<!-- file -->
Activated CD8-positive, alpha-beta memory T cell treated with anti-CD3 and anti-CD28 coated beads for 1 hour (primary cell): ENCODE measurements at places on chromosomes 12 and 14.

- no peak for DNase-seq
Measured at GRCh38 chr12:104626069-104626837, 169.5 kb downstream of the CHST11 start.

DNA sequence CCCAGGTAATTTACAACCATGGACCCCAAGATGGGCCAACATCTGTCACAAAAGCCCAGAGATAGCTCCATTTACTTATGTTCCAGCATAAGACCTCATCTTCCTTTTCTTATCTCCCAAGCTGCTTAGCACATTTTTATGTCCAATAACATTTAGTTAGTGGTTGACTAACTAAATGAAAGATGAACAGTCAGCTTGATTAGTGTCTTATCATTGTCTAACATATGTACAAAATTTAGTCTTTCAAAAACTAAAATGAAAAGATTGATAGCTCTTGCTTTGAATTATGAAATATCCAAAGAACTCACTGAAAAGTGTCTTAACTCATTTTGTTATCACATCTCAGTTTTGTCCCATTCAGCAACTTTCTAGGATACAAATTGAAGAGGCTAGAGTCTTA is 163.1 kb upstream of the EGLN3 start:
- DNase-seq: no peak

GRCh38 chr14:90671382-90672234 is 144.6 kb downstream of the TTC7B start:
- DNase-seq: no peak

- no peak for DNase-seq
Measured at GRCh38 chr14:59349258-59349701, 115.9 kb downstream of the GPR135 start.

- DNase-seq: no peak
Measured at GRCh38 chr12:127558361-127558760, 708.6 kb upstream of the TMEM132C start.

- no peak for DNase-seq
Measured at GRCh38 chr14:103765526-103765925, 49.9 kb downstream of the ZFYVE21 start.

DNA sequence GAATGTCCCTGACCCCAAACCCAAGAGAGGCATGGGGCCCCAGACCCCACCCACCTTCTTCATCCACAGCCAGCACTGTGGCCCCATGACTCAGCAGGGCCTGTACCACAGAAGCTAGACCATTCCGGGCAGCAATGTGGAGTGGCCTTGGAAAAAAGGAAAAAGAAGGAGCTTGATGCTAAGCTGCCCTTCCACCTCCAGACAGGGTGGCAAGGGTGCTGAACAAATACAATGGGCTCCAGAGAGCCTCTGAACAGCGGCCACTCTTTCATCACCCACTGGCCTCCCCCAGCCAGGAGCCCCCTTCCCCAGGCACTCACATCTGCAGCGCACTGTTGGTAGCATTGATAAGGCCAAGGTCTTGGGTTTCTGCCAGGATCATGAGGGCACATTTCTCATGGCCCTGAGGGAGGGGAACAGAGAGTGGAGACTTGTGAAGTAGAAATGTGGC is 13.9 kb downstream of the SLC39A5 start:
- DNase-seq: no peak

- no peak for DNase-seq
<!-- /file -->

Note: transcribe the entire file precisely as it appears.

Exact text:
Activated CD8-positive, alpha-beta memory T cell treated with anti-CD3 and anti-CD28 coated beads for 1 hour (primary cell): ENCODE measurements at places on chromosomes 12 and 14.

- no peak for DNase-seq
Measured at GRCh38 chr12:104626069-104626837, 169.5 kb downstream of the CHST11 start.

DNA sequence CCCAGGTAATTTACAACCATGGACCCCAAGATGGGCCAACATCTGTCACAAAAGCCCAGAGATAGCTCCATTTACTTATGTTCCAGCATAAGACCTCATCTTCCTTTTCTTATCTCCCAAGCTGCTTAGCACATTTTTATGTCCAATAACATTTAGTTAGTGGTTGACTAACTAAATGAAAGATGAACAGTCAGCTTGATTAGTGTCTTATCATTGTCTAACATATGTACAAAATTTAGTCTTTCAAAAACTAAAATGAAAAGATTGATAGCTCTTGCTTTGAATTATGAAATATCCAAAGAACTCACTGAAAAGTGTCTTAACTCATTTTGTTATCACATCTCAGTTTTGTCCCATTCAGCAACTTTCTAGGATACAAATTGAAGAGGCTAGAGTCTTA is 163.1 kb upstream of the EGLN3 start:
- DNase-seq: no peak

GRCh38 chr14:90671382-90672234 is 144.6 kb downstream of the TTC7B start:
- DNase-seq: no peak

- no peak for DNase-seq
Measured at GRCh38 chr14:59349258-59349701, 115.9 kb downstream of the GPR135 start.

- DNase-seq: no peak
Measured at GRCh38 chr12:127558361-127558760, 708.6 kb upstream of the TMEM132C start.

- no peak for DNase-seq
Measured at GRCh38 chr14:103765526-103765925, 49.9 kb downstream of the ZFYVE21 start.

DNA sequence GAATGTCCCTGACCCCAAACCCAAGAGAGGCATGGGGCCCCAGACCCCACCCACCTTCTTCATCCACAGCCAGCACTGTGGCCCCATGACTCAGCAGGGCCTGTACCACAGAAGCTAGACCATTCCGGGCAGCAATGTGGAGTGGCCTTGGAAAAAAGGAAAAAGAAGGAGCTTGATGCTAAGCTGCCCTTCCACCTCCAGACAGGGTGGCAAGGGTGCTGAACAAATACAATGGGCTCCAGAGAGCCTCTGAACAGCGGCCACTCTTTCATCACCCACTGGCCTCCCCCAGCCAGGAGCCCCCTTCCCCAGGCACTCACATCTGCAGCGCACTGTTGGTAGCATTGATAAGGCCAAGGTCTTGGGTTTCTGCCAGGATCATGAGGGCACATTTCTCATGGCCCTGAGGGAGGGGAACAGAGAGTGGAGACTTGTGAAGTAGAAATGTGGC is 13.9 kb downstream of the SLC39A5 start:
- DNase-seq: no peak

- no peak for DNase-seq